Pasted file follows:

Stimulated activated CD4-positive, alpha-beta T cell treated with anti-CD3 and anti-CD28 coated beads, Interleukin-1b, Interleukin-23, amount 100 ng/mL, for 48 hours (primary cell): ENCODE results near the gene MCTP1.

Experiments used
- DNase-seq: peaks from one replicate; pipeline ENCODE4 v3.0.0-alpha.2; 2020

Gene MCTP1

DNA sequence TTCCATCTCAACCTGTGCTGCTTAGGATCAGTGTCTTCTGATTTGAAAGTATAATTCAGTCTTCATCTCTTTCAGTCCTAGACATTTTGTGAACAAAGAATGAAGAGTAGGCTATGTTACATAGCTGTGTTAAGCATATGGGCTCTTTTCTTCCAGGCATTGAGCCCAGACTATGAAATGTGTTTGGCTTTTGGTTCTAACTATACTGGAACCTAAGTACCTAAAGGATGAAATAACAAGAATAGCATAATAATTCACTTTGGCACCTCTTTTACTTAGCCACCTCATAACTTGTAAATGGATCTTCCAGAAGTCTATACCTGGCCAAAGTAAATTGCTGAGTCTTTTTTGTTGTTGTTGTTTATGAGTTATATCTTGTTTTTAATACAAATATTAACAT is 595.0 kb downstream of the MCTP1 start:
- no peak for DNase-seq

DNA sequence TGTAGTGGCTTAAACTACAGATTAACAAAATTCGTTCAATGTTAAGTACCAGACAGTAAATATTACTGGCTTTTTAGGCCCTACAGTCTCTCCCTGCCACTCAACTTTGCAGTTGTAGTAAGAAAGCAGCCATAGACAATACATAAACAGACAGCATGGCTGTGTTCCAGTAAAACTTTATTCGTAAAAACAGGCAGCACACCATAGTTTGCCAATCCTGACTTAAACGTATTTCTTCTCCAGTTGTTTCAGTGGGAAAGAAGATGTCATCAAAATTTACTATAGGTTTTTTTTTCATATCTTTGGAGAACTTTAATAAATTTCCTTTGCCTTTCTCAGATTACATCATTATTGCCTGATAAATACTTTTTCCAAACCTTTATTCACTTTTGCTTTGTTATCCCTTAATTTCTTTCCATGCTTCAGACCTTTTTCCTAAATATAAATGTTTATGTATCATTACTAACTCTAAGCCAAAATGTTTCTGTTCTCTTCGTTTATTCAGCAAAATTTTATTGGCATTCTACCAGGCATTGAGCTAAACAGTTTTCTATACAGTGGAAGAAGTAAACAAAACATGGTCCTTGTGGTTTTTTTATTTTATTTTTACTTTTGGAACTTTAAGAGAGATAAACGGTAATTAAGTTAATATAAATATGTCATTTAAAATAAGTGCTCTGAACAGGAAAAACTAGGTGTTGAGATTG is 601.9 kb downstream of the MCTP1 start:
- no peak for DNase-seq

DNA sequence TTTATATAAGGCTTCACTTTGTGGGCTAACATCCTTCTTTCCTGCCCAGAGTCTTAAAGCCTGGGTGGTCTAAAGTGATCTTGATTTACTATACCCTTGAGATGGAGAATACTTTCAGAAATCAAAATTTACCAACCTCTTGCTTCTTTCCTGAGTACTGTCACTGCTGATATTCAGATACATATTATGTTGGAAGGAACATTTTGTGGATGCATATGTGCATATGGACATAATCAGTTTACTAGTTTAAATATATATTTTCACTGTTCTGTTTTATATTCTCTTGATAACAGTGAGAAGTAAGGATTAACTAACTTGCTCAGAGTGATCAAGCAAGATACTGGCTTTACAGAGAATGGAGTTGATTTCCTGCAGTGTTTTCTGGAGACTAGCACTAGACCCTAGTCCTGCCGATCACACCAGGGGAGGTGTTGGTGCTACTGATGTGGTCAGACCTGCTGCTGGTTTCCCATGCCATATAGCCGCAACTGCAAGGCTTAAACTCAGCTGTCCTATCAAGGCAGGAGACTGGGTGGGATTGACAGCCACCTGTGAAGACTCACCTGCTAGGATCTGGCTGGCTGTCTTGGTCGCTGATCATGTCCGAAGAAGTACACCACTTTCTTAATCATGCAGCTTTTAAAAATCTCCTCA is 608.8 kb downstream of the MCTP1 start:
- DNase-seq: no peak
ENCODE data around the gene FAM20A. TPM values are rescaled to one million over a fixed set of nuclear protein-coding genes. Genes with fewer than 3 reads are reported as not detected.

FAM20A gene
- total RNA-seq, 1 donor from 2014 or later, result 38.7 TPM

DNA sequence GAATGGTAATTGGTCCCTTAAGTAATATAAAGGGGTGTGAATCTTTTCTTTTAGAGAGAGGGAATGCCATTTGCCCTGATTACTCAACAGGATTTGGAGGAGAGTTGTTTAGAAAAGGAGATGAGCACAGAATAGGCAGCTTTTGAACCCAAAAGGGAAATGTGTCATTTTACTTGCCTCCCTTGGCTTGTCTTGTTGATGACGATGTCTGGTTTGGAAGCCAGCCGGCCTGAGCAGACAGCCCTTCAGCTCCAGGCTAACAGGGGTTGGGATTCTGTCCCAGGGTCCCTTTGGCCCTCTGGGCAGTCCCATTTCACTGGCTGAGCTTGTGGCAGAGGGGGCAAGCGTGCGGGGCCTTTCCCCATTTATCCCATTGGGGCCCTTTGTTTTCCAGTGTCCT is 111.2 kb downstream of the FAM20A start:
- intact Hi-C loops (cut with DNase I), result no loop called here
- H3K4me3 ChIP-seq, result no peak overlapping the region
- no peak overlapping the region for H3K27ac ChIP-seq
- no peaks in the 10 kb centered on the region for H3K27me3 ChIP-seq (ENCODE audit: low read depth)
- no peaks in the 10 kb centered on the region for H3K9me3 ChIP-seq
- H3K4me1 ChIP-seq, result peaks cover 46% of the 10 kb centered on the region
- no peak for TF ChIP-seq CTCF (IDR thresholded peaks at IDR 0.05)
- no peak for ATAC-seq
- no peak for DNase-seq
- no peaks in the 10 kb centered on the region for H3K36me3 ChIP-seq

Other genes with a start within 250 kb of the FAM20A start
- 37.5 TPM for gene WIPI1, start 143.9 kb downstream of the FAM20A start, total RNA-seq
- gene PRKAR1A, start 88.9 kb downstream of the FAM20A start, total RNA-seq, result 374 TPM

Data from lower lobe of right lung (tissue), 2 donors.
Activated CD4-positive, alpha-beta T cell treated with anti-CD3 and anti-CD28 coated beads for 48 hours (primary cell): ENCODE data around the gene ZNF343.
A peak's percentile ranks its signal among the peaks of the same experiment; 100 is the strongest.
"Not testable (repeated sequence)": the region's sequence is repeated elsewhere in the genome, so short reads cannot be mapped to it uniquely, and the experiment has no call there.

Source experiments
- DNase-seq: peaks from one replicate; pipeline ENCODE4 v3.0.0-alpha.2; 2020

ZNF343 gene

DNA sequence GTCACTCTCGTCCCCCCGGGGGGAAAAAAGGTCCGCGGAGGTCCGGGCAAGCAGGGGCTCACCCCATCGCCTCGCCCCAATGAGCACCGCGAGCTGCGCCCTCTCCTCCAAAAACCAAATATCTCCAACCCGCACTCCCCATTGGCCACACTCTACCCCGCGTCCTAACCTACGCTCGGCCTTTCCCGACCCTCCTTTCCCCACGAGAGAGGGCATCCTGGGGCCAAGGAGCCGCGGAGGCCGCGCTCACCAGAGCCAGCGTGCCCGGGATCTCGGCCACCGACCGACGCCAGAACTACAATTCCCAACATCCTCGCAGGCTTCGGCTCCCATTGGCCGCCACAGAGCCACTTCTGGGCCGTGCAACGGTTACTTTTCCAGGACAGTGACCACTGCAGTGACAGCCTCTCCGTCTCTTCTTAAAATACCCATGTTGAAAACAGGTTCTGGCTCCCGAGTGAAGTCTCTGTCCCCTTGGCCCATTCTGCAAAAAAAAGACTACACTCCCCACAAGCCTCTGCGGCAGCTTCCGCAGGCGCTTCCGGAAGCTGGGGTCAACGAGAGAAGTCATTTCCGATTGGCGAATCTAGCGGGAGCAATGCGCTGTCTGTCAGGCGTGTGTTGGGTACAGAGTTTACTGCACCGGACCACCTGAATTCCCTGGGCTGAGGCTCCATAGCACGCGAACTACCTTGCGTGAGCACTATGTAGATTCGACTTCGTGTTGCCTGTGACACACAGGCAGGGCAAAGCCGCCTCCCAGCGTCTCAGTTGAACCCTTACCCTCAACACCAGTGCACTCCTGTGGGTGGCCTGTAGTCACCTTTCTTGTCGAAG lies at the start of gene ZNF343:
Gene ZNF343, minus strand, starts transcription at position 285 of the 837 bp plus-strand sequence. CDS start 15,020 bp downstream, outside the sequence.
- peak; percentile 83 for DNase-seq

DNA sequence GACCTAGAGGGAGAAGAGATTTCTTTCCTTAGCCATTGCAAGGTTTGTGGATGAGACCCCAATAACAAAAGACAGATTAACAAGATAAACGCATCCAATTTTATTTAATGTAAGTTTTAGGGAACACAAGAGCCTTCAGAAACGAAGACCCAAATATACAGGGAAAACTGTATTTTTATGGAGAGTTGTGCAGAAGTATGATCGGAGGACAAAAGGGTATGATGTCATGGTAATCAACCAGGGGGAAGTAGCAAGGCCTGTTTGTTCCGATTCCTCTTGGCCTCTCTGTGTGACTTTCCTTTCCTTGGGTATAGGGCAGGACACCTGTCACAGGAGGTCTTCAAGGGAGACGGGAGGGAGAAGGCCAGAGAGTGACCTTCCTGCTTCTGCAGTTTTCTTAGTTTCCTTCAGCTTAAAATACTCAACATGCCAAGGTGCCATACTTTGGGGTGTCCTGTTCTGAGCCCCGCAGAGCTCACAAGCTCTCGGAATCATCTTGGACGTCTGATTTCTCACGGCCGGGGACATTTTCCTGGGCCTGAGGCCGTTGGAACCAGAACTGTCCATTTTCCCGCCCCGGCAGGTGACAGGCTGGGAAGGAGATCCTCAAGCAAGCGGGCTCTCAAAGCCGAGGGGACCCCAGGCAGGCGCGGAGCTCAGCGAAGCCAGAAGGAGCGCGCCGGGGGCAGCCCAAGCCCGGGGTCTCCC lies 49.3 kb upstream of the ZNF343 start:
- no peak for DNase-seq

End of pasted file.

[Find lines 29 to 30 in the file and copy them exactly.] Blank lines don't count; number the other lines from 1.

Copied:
Activated CD4-positive, alpha-beta T cell treated with anti-CD3 and anti-CD28 coated beads for 48 hours (primary cell): ENCODE data around the gene ZNF343.
A peak's percentile ranks its signal among the peaks of the same experiment; 100 is the strongest.